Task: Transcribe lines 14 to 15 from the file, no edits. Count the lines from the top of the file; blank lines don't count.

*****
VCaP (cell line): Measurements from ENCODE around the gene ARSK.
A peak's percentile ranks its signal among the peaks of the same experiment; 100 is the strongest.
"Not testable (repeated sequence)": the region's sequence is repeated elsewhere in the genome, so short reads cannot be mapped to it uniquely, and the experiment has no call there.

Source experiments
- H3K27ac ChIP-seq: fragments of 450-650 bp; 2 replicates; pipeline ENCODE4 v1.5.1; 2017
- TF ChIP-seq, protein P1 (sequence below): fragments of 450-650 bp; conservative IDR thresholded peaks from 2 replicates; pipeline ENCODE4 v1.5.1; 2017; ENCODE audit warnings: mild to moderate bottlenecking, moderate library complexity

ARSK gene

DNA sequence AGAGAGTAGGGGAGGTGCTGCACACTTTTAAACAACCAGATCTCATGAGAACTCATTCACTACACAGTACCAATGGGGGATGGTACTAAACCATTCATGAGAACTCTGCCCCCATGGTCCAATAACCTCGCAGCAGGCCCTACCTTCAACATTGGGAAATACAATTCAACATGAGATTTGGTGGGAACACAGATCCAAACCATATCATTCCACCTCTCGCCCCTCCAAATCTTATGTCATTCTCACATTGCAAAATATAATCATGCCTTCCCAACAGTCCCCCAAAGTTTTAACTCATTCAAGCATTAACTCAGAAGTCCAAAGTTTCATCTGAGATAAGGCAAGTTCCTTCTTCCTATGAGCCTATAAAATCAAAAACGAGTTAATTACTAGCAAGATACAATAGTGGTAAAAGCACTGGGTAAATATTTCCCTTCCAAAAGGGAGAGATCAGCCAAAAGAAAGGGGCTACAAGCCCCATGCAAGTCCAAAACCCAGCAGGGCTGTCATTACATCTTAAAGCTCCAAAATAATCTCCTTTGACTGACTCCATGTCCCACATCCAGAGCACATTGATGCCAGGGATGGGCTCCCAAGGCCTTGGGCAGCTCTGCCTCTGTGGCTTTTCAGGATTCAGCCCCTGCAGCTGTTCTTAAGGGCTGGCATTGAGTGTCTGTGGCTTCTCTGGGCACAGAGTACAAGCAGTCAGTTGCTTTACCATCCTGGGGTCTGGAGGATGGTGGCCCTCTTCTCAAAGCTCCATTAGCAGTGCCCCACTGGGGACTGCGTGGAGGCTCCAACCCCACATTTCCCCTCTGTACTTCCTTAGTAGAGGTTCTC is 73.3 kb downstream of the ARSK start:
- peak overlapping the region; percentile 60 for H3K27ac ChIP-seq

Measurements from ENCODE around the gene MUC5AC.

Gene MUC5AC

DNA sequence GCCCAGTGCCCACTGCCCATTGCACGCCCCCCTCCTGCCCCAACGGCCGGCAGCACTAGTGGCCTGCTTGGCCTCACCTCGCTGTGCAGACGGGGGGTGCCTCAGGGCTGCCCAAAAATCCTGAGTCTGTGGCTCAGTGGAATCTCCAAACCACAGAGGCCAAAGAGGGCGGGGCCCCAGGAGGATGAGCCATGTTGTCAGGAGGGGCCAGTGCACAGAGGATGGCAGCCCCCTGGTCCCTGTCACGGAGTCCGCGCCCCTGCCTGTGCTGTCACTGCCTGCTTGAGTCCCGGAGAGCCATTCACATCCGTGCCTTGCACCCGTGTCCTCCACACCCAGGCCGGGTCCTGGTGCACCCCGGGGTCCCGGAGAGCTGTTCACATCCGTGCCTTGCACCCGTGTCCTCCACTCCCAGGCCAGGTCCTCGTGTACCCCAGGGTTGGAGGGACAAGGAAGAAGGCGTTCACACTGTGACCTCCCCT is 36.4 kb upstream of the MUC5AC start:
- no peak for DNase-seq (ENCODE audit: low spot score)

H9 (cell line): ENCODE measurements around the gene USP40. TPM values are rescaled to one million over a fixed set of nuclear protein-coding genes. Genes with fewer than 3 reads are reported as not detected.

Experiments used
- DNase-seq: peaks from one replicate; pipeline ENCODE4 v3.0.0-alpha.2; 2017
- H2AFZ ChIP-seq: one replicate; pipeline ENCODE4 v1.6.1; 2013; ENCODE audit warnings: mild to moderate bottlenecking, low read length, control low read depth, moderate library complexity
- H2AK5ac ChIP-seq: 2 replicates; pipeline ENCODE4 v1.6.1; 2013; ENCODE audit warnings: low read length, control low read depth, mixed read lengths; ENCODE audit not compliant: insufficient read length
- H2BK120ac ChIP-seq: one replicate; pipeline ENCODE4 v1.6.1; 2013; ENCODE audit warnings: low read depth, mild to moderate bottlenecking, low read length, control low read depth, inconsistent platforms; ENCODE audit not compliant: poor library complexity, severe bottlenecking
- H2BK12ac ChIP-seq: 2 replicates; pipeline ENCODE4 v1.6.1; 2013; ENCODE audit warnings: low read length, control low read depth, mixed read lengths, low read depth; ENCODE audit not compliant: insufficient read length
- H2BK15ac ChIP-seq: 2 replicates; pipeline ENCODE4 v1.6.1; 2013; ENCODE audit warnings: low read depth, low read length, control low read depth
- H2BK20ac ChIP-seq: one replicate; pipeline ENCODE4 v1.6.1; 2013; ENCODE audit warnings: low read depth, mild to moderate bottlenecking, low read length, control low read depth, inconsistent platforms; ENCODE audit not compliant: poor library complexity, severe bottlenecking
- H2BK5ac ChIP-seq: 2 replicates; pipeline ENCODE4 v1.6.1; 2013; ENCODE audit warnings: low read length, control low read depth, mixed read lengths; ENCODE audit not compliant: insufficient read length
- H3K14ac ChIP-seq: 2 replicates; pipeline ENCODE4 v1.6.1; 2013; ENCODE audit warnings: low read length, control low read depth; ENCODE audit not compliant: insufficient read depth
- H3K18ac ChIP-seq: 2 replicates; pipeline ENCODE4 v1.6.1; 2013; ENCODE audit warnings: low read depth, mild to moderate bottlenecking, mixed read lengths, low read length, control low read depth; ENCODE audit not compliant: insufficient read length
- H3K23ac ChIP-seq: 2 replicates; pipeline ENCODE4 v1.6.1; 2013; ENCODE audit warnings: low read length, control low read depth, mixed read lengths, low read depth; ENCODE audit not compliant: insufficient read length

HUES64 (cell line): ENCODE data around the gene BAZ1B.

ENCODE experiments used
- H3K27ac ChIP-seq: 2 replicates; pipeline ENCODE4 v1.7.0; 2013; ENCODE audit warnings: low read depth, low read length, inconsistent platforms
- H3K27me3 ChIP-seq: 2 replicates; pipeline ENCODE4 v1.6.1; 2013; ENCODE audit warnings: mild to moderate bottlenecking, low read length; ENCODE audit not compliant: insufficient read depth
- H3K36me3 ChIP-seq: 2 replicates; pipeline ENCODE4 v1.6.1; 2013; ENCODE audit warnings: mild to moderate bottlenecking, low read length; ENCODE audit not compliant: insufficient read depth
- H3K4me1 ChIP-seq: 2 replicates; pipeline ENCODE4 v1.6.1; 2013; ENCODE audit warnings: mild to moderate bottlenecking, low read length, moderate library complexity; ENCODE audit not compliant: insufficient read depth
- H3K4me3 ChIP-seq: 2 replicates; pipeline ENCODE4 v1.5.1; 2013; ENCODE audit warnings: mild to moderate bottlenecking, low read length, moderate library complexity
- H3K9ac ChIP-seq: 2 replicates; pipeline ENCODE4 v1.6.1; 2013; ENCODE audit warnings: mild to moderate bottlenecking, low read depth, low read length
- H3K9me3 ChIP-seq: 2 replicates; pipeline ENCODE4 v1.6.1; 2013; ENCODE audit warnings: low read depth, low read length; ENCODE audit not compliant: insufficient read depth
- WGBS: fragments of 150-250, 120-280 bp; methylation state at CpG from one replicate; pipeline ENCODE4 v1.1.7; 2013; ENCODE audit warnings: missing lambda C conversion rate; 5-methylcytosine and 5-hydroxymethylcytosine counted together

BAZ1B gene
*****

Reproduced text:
H9 (cell line): ENCODE measurements around the gene USP40. TPM values are rescaled to one million over a fixed set of nuclear protein-coding genes. Genes with fewer than 3 reads are reported as not detected.

Experiments used